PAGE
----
I have always been proud to be a lawyer, for one reason: even mediocre lawyers fight like hell for their clients. You may not have a friend in the world, but if you hire a lawyer you get his or her undivided loyalty. No matter what the rest of the world thinks of you, your lawyer is on your side. Period. And it is remarkable how often a lawyer's vigorous representation of a client who was despised, and whose position was thought hopeless, has carried the day. When a major law firm like King & Spalding puts politics above its duty of loyalty to its client, it is a sad day for our profession and for our country.Thus wrote John over at Powerline yesterday.
Remember John Adams, before he was the President, before the Declaration of Independence, represented eight British Soldiers involved in the 1770 Boston Massacre? Got six of them off and two charged with capital murder were found guilty of manslaughter.
Not quite the same thing, but we can say, as Americans, with some pride, that the former Solicitor General Paul Clements, who took the Republican controlled House of Representatives' case in defense of the "Defense of Marriage Act" (DOMA). Actually, his firm, King & Spalding, of which he was a partner, took the case and then dropped it. Yesterday the Chairman of King & Spalding, Mr Robert Hays, Jr, pulled the plug for his firm, announcing:
"In reviewing this assignment further, I determined that the process used for vetting this engagement was inadequate," Hays wrote. "Ultimately, I am responsible for any mistakes that occurred and apologize for the challenges this may have created."They were facing a protest by Human Rights Campaign and Equality Georgia and there was a full page ad set to run in the Atlanta Journal-Constitution. I am betting they would never touch a defense of anyone publishing the Muhammad Cartoons of Jyllands-Posten.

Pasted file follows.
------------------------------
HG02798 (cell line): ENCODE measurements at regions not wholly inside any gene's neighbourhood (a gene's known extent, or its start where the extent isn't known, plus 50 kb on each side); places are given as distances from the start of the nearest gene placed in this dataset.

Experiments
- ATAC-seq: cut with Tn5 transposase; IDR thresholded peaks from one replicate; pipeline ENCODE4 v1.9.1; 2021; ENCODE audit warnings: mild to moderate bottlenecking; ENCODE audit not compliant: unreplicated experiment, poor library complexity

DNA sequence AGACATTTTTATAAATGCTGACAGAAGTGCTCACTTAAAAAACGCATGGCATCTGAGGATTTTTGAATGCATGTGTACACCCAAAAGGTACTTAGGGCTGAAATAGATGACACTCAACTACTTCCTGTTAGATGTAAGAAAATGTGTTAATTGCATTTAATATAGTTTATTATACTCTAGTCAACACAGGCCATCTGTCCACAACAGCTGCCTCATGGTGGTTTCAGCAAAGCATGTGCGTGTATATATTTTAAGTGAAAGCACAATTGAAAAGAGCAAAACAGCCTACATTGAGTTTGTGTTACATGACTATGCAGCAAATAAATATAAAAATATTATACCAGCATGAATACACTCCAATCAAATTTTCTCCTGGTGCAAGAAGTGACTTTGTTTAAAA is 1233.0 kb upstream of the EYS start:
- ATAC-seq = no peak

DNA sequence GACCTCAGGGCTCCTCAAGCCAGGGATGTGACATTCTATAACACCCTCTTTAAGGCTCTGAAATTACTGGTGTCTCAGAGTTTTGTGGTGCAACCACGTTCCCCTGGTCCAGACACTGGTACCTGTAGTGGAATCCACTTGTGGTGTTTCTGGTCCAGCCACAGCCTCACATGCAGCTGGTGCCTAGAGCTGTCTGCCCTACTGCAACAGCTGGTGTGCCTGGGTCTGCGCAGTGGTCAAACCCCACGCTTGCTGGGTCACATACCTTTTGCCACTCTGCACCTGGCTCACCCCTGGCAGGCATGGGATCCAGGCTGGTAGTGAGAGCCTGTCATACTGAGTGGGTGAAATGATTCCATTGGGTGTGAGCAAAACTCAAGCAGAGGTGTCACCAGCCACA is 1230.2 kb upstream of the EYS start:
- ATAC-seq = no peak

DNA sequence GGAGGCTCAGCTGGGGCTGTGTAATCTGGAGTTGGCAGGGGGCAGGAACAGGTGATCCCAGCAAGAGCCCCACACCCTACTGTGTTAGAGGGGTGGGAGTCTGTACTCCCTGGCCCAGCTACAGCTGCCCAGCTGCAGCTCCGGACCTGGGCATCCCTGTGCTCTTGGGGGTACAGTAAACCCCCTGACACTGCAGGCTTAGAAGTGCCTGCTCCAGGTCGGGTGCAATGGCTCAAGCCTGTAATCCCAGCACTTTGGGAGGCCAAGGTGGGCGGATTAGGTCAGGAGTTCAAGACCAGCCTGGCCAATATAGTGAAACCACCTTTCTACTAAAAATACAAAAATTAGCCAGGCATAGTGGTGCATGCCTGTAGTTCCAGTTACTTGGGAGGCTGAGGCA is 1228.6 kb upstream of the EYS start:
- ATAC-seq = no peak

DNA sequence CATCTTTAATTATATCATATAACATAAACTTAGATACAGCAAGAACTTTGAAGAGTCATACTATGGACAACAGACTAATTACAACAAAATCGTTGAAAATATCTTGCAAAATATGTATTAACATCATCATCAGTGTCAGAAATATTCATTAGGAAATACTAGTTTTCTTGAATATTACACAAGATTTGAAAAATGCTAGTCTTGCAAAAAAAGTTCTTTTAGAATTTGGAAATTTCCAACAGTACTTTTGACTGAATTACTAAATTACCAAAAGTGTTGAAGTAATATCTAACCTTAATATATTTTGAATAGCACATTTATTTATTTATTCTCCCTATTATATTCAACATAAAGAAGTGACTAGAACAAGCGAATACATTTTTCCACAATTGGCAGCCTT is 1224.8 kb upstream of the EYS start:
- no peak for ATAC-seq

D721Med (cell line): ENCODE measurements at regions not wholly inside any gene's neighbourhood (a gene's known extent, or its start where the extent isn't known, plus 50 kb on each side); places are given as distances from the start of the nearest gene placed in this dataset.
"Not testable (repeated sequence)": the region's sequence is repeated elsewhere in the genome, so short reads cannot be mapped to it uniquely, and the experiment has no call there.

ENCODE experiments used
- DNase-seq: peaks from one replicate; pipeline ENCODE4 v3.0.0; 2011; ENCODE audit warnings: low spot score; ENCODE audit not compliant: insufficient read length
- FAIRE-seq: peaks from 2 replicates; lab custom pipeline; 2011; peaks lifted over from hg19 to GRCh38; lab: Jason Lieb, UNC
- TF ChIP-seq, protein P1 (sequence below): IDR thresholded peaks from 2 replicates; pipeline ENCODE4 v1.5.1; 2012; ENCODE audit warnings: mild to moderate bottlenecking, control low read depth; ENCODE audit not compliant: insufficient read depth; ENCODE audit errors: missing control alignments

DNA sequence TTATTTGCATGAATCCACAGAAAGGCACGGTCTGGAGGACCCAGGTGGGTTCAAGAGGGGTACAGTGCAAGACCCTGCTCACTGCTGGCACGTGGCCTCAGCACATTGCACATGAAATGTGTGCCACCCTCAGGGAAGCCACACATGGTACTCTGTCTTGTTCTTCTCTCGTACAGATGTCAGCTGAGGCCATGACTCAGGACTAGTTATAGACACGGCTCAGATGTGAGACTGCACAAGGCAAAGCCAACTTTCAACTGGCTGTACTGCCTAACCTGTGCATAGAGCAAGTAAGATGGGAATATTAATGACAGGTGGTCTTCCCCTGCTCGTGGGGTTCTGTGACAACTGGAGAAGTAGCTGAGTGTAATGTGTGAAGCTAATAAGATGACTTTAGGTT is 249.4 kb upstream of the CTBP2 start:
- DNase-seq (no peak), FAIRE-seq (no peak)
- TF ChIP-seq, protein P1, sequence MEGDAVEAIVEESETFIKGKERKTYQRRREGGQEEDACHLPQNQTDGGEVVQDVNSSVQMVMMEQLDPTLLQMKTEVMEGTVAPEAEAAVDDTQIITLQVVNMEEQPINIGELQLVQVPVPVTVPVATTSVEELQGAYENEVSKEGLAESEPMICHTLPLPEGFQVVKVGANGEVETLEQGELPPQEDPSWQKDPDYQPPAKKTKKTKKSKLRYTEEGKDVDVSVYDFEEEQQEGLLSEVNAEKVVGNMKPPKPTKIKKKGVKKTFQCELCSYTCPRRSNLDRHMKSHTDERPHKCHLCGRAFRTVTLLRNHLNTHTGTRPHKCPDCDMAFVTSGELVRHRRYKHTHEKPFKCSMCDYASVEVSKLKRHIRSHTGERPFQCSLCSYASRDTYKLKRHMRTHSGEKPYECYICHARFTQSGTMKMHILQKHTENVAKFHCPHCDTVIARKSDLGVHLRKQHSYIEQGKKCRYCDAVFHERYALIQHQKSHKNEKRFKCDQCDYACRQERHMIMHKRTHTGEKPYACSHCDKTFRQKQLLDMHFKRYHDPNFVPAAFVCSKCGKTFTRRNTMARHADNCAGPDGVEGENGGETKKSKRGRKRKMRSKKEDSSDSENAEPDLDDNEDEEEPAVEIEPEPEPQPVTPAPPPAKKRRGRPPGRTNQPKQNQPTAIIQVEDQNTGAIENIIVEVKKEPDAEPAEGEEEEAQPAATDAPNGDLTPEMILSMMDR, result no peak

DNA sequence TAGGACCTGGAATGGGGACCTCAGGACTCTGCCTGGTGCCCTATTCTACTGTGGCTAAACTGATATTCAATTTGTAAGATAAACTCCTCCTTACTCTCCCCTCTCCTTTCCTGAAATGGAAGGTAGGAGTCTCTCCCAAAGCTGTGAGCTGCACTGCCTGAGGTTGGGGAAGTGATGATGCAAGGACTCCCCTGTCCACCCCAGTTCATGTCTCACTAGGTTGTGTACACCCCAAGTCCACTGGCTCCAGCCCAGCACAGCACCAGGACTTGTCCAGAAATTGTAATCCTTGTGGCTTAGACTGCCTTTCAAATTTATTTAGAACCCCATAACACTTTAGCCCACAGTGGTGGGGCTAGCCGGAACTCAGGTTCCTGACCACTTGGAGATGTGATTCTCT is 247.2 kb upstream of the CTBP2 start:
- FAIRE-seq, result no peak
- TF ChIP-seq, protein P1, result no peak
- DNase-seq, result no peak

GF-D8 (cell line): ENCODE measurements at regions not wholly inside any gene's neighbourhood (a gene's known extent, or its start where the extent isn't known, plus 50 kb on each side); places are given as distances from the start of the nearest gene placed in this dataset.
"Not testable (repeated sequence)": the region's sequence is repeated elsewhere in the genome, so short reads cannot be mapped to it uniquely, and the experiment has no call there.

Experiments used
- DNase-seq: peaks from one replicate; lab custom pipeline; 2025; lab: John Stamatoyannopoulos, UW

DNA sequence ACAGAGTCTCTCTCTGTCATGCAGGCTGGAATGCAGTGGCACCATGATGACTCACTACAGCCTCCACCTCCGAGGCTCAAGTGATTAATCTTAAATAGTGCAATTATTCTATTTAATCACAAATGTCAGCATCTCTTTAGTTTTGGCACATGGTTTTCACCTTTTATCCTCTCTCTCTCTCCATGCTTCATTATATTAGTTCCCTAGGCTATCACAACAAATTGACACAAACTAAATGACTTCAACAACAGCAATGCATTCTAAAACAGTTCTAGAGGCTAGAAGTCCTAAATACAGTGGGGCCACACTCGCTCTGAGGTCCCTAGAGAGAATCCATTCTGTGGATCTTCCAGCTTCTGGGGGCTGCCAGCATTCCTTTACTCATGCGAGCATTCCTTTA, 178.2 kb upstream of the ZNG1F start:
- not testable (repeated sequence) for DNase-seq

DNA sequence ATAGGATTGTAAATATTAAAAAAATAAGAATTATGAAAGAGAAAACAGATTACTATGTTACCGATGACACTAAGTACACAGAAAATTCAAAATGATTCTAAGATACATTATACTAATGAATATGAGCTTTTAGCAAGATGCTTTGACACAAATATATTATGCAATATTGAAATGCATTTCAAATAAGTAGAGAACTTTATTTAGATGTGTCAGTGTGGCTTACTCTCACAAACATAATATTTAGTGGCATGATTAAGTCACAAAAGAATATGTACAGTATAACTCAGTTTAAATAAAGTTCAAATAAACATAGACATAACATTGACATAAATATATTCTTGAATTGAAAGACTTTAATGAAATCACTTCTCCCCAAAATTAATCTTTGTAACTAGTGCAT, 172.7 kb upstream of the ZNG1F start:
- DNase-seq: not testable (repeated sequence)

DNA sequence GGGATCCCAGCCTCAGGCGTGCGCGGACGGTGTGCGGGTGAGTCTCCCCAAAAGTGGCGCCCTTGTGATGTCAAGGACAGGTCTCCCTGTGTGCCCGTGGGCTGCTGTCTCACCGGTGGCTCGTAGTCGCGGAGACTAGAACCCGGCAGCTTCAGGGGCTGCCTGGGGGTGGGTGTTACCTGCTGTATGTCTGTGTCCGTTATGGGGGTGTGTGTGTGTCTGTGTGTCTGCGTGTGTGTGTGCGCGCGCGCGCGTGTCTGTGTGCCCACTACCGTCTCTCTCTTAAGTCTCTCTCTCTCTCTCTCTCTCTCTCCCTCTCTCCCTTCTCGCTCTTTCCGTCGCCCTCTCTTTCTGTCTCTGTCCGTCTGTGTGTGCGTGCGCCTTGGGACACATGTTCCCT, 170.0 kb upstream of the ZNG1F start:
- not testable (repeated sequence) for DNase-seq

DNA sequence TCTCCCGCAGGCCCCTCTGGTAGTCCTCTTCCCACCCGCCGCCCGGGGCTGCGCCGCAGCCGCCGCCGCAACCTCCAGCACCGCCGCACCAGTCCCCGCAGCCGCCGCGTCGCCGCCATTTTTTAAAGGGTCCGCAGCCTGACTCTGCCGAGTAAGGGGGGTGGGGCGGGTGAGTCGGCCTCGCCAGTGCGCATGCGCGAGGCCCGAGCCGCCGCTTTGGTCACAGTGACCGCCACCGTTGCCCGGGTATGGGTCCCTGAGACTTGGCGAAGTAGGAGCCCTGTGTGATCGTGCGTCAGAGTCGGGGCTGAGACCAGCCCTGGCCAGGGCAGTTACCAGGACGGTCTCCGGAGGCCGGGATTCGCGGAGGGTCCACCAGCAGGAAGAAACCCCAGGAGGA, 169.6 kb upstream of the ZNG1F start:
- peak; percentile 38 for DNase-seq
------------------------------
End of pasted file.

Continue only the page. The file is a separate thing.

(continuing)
Mr Clements resigned from his firm.
"I resign out of the firmly held belief that a representation should not be abandoned because the client's legal position is extremely unpopular in certain quarters. Defending unpopular clients is what lawyers do... I recognized from the outset that this statute implicates very sensitive issues that prompt strong views on both sides. But having undertaken the representation, I believe there is no honorable course for me but to complete it."That is from Law Professor Ann Althouse at her eponymous blog, in which she quotes herself from a previous blog post:
I would like to see the Defense of Marriage Act go, and I encouraged the Obama administration to decline to defend it, but I don't think it's "indefensible," and in fact, it deserves to be defended, and the House Republicans did the right thing in hiring Clement. The country deserves a well-briefed, well-argued case presented to the Supreme Court. The other side is already represented by Theodore Olson, another former Solicitor General. I hope Olson wins, but not because he's the better lawyer. It is absolutely fitting that he be matched with a lawyer of equal stature, skill, and will to prevail.And Law Professor Glenn Reynolds is all over this subject, which is only right. It is the job of professors to teach and this is a "teachable moment".
Kudos to former Solicitor General Paul Clement. Win or lose, he is a standup guy.
Regards — Cliff